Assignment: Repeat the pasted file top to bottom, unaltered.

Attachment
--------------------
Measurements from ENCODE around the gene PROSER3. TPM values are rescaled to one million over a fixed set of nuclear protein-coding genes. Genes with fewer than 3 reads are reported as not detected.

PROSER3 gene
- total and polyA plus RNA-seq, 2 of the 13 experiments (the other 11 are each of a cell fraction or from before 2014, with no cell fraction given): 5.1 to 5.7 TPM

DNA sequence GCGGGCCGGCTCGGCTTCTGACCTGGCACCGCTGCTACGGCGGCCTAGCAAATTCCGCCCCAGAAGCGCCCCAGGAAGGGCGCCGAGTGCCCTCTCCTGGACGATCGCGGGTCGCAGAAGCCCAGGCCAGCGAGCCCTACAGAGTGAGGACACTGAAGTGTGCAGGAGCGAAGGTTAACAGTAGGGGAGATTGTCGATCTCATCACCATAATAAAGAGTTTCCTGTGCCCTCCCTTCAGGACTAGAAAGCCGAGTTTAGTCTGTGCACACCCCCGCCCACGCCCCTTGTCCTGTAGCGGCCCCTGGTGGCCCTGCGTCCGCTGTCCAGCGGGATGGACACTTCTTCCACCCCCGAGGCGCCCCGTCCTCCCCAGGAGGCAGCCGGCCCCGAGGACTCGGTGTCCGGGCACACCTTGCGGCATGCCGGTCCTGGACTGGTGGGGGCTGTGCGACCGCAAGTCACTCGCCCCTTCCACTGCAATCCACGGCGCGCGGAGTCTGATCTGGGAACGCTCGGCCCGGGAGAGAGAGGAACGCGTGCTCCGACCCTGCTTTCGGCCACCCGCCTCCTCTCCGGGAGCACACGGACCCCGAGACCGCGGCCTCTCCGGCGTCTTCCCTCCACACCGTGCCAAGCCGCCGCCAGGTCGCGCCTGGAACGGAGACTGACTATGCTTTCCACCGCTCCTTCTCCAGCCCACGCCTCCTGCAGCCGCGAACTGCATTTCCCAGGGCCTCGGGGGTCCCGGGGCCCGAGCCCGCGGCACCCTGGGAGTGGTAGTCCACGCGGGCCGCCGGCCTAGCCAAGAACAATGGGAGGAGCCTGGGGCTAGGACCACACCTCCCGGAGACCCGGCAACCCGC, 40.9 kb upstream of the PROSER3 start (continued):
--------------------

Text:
Measurements from ENCODE around the gene PROSER3. TPM values are rescaled to one million over a fixed set of nuclear protein-coding genes. Genes with fewer than 3 reads are reported as not detected.

PROSER3 gene
- total and polyA plus RNA-seq, 2 of the 13 experiments (the other 11 are each of a cell fraction or from before 2014, with no cell fraction given): 5.1 to 5.7 TPM

DNA sequence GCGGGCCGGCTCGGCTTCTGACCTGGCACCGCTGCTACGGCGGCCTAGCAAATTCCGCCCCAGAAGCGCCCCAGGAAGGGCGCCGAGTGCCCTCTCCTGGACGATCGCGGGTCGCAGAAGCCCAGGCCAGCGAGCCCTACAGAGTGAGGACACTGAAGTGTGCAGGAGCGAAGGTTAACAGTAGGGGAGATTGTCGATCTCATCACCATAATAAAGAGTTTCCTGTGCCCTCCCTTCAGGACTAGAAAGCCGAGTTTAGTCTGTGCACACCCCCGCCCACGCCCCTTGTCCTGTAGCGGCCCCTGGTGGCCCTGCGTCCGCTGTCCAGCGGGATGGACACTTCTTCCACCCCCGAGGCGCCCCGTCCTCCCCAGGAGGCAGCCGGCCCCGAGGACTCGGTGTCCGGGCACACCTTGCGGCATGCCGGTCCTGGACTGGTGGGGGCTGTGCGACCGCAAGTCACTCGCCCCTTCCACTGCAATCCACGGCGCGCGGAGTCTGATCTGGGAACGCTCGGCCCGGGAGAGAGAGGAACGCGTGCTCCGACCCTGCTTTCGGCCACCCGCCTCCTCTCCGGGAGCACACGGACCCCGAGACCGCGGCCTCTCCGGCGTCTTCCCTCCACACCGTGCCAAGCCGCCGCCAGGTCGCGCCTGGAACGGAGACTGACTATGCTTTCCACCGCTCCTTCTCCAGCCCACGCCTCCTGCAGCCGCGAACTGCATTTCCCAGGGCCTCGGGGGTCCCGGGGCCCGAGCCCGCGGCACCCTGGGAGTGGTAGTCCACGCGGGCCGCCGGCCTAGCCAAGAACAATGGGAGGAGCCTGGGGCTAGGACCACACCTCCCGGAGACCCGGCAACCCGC, 40.9 kb upstream of the PROSER3 start (continued):